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UK Set to Meet 2017 Packaging Recycling Target

UK Set to Meet 2017 Packaging Recycling Target

UK set to Meet 2017 Packaging Recycling Targets

Statistics from the National Packaging Waste Database have shown that the UK is on track to meet its targets for packaging recycling this year. Aluminium and steel recycling has already achieved 2/3 of its target, and paper and wood recycling has achieved 73% and 94% recycling rates respectively. Glass and plastic recycling aren’t doing so well, and have only met 52% and 54%.

This is in the face of concerns about the impact that China’s intention to crack down on the importing of some materials might have on the recycling industry as a whole.

Worries about a ban on Chinese imports

China has announced that it intends to ban some imported materials from the end of the year, which has worried recycling companies across the world.

The country is banning some scrap materials because of concerns that the materials are mixed with hazardous waste, which adds to China’s pollution problem. Materials that are on the banned list include mixed papers, textile materials and most scrap plastics, like vinyl chloride and PET.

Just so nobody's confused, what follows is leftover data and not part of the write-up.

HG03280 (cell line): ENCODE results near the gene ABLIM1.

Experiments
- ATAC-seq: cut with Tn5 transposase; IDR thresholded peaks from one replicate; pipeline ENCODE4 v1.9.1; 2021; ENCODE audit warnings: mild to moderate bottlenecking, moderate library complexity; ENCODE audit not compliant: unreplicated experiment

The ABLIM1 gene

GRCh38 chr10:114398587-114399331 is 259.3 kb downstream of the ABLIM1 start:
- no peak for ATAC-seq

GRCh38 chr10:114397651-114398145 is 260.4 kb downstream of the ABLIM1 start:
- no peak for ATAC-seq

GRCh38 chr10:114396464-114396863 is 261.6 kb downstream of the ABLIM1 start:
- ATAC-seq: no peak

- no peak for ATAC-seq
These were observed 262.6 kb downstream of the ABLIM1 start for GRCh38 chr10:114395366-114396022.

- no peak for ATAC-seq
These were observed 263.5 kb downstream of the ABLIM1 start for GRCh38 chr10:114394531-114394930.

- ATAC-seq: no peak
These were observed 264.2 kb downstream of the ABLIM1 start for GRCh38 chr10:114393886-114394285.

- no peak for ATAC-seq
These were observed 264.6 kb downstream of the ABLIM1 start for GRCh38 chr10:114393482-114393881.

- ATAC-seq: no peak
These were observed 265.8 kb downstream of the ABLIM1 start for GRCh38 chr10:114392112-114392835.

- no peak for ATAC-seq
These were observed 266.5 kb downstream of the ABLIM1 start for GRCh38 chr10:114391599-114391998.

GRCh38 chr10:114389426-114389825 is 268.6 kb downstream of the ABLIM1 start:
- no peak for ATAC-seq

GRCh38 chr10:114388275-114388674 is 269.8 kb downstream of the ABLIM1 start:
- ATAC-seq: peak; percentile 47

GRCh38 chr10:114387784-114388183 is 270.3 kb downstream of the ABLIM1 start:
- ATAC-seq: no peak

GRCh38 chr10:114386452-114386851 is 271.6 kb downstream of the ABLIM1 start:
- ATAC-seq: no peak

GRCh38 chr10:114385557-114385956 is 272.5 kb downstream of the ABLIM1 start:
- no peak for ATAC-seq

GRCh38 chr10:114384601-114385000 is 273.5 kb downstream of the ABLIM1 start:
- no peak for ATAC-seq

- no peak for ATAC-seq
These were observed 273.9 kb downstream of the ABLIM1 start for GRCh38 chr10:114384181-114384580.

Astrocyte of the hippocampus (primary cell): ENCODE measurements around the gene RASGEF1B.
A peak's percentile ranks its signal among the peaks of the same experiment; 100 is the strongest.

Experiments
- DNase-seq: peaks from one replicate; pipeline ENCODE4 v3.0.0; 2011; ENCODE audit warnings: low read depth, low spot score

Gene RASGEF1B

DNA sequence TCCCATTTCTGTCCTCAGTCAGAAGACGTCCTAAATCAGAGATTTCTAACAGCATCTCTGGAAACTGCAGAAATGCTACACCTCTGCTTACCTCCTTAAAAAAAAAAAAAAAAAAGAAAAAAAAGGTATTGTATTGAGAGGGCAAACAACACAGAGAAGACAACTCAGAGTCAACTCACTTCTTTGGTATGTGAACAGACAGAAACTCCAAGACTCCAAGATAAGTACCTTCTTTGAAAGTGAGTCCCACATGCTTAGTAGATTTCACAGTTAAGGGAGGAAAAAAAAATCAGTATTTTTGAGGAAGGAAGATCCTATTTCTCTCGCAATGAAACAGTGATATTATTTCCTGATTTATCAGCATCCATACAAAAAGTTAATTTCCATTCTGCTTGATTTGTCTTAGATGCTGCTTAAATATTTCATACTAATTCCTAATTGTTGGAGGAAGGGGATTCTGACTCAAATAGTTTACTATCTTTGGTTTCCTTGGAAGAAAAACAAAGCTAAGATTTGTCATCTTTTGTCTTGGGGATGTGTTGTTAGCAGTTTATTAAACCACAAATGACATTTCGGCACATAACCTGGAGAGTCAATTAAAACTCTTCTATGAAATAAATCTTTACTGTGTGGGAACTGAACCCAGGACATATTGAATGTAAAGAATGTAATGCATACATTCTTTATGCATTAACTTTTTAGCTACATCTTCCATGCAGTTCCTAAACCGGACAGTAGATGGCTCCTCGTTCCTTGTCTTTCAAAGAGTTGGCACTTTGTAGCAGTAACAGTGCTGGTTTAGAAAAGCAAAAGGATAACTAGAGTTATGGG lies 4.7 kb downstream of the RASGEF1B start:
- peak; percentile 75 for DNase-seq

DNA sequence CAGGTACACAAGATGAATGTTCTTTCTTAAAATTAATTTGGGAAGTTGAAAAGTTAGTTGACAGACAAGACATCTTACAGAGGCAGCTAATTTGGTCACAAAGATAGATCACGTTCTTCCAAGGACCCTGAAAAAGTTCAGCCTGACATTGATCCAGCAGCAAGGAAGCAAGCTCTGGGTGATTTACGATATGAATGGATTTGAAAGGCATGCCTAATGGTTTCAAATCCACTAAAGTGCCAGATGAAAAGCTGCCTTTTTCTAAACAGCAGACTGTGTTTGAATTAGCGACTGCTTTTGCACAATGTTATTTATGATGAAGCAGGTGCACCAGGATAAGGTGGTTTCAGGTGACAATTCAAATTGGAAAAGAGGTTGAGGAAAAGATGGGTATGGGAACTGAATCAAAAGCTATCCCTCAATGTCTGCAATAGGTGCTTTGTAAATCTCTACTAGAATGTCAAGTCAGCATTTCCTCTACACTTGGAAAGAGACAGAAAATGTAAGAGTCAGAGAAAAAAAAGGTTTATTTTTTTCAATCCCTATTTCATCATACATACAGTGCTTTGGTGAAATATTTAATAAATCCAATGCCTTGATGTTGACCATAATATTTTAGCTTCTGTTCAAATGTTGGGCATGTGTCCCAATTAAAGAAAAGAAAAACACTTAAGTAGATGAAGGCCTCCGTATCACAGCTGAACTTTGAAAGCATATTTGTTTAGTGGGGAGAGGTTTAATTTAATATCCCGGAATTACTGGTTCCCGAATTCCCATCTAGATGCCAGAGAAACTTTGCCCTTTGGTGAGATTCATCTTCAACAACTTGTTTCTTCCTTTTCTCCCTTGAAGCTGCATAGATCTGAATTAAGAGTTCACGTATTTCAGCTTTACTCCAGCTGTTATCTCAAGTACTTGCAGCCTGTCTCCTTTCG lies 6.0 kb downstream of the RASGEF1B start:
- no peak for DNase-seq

This is worrying for recycling companies in countries that have relied on sending the majority of their recycling to the Chinese market, and this includes the UK, where there are fears that a ban on plastics will have a huge impact on plastic recycling targets.

Businesses sending their recycling to China must now make sure that the materials they send are high quality, or they may not get accepted.

The effects of a ban are unclear

The Chinese government is getting serious about protecting the environment and the health of the general public, and they are very clear that all waste exports must be of the highest quality. Recycling companies say that it is too early to know what the full implications of the ban would be, because the full details are not yet known.

China imported over 7 million tonnes of plastics last year, which is 56% of all global exports, so even if the full implications are not yet clear, what is clear is that any changes will have far-reaching consequences.

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